Seattle’s landmark Space Needle is set to undergo a $100m renovation featuring the latest in cutting-edge glass technology. The work is slated to start this autumn.
The 605-foot-tall observation tower first opened in 1962 for the World’s Fair and has since become a city icon, recognised the world over.
As part of the revamp, dubbed the Century Project, the outer cage surrounding the Observation Deck will be replaced with high-tech glass structural barriers. Angled outwards, they are designed to allow visitors uninterrupted panoramic views of Seattle. Glass benches will also be placed at intervals around the deck.
The Space Needle project is being carried out in partnership with design firm, Olson Kundig.
The restaurant is also being upgraded with floor-to-ceiling glass replacing the low-level exterior walls. An open steel, wood and glass circular staircase will connect the restaurant to the Observation Deck. At the foot of the staircase will be a first-of-its-kind rotating glass floor giving guests a birds-eye-view of the workings of the tower.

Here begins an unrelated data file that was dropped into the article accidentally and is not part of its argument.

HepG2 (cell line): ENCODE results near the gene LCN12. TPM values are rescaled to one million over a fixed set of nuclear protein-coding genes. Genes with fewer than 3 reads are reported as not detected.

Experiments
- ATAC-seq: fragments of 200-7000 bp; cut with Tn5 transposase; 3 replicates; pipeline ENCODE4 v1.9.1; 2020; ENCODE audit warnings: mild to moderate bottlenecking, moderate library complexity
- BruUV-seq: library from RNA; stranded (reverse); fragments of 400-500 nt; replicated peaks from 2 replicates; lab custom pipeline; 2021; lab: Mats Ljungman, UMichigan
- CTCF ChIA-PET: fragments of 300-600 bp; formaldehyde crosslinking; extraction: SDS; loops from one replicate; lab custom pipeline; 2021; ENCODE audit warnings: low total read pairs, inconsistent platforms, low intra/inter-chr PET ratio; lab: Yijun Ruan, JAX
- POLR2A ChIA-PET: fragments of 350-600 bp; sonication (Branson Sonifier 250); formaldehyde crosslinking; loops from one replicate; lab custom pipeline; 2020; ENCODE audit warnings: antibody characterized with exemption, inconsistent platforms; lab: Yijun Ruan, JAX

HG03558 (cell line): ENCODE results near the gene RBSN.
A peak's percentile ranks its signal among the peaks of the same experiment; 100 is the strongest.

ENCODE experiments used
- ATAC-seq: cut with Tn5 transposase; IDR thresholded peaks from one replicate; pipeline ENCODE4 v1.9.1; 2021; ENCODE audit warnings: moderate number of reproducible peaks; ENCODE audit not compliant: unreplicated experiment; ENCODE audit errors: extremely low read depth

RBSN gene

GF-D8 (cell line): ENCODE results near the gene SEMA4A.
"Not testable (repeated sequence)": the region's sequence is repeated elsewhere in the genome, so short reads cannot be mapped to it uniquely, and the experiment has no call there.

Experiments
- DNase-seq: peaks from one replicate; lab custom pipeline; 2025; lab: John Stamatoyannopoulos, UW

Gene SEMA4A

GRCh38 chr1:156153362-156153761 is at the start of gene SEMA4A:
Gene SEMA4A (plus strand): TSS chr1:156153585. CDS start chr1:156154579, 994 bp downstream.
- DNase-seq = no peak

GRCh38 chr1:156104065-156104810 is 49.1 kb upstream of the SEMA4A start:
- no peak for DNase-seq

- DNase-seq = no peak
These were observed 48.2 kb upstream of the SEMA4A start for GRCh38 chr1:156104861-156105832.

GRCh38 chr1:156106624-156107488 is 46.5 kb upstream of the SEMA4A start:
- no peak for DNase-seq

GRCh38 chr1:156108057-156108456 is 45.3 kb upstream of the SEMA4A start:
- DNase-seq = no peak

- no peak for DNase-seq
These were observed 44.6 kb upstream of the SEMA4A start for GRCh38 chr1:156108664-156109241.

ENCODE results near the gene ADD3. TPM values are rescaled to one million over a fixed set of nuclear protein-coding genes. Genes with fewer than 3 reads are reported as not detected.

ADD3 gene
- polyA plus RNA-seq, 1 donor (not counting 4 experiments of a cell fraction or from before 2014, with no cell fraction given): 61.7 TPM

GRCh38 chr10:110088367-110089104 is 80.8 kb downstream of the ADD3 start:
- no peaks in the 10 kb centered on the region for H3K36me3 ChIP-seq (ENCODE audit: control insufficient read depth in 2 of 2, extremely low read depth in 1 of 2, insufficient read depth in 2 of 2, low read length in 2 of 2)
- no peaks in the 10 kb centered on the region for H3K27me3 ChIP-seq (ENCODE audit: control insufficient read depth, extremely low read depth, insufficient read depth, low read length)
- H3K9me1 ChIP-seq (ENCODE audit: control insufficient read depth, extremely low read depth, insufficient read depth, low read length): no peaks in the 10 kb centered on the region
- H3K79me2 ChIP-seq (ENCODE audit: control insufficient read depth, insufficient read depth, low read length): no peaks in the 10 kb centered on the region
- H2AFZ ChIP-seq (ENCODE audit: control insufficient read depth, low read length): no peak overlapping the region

Although the renovations will not be visible from a distance, inevitably, there will be some disruption during the project. Both the SkyCity Restaurant and SkyLine event space will be closed while the work is carried out.
World renowned designer, Adam D. Tihany of Tihany Design, has been contracted to create the new restaurant and lounge concept.
“This reinvestment ensures the long-term viability of the Space Needle,” reports CEO Ron Sevart. “We have a commitment to our team members, our guests, and to the community to preserve the Space Needle as a civic and cultural icon for future generations. This translates directly into long-term job security for our Team Members and positive economic impact to the Seattle Center as well as the greater Seattle area.”
“I believe we’ll look back at this as a pivotal moment in the history of the Space Needle,” adds Jeff Wright, Chairman, Space Needle LLC. “This project both connects us back to our roots, to the vision that my father and his partners had when they built the Space Needle in 1962, and guides us forward into the future for generations to enjoy.”
Image courtesy Space Needle/Olson Kundig